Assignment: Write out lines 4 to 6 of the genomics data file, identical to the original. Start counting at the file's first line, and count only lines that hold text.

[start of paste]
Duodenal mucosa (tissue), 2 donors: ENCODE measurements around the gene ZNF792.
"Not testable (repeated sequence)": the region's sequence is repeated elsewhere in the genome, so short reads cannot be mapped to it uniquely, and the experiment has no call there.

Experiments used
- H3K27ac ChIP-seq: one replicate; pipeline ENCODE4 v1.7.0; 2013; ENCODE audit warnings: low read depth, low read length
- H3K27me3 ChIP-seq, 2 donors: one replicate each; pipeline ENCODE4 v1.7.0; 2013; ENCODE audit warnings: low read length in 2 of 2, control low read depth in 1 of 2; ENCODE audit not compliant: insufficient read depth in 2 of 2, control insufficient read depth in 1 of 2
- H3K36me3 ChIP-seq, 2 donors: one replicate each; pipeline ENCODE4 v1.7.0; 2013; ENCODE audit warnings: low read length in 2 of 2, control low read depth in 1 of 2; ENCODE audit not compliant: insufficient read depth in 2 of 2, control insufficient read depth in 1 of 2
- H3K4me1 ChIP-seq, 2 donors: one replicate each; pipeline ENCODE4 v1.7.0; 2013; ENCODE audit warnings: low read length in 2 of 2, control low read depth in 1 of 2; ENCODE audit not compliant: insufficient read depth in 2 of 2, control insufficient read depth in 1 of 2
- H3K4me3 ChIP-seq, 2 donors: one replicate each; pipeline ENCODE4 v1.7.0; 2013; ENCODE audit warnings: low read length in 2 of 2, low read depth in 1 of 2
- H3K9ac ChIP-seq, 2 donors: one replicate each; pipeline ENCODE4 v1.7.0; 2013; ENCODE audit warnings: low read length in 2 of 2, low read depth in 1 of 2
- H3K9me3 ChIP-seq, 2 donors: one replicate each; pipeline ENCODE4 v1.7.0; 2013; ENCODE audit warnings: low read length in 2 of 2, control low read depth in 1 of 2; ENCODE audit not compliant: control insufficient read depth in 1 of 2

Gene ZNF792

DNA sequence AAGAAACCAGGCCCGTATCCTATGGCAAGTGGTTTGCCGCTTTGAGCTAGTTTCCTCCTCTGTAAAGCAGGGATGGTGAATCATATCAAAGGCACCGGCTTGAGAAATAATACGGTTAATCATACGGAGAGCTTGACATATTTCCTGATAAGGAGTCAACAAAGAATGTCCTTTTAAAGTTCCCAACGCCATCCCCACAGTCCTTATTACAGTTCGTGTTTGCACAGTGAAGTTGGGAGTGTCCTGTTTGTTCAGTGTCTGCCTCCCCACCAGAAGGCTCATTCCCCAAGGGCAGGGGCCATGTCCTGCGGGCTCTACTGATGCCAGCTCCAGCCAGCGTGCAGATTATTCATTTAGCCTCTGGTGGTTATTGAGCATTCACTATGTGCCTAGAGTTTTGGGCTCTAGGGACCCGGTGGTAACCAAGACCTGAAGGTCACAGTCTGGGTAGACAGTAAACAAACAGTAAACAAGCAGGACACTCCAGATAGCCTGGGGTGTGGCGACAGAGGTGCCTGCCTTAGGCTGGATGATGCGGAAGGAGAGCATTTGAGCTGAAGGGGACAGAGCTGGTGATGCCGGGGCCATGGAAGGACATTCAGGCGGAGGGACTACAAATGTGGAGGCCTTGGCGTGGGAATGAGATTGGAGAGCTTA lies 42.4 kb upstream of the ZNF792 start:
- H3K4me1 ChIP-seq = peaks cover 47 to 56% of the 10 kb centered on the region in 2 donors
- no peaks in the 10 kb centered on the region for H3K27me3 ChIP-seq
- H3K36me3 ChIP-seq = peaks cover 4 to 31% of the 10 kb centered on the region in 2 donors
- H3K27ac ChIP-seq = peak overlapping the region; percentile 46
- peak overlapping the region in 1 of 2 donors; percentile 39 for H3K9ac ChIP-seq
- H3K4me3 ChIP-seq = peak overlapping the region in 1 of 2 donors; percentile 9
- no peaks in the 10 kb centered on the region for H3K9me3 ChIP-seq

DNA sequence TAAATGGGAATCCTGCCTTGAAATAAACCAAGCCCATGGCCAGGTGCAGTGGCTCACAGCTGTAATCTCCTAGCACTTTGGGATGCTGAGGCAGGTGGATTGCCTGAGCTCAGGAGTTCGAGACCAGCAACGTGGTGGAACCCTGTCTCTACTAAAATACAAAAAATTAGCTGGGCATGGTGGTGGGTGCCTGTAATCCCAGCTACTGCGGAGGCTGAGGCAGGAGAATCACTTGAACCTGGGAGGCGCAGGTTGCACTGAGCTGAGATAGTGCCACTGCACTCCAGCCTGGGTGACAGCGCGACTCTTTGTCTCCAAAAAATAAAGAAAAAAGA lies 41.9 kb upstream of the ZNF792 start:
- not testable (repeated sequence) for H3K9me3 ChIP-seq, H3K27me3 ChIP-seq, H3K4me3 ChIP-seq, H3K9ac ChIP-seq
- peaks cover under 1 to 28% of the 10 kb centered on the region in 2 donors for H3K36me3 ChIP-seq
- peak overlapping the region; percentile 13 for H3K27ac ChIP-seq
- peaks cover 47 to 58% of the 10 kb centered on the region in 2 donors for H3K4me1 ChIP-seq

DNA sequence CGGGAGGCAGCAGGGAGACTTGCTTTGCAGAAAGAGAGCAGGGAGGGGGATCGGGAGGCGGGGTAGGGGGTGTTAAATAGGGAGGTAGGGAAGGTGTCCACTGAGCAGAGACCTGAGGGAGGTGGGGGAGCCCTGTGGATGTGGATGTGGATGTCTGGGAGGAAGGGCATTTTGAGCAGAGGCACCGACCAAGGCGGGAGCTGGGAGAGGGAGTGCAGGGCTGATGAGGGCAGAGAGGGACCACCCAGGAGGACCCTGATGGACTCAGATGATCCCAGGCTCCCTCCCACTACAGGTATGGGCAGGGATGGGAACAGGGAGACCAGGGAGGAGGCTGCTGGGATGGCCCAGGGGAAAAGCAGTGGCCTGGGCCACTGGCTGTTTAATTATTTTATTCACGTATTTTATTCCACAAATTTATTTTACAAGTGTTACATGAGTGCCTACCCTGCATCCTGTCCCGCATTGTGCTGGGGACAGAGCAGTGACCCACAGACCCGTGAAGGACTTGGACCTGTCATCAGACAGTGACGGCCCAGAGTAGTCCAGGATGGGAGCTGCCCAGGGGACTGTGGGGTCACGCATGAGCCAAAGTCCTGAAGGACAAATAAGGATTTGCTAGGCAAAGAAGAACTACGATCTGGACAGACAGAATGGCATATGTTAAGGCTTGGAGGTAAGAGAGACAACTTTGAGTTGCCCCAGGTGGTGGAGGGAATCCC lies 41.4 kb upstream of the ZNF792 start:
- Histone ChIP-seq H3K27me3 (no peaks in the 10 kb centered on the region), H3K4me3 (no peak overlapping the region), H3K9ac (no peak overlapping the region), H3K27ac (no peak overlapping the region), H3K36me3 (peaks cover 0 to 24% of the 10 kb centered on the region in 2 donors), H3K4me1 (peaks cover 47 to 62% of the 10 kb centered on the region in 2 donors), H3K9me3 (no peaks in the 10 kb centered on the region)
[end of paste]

- H3K27ac ChIP-seq: one replicate; pipeline ENCODE4 v1.7.0; 2013; ENCODE audit warnings: low read depth, low read length
- H3K27me3 ChIP-seq, 2 donors: one replicate each; pipeline ENCODE4 v1.7.0; 2013; ENCODE audit warnings: low read length in 2 of 2, control low read depth in 1 of 2; ENCODE audit not compliant: insufficient read depth in 2 of 2, control insufficient read depth in 1 of 2
- H3K36me3 ChIP-seq, 2 donors: one replicate each; pipeline ENCODE4 v1.7.0; 2013; ENCODE audit warnings: low read length in 2 of 2, control low read depth in 1 of 2; ENCODE audit not compliant: insufficient read depth in 2 of 2, control insufficient read depth in 1 of 2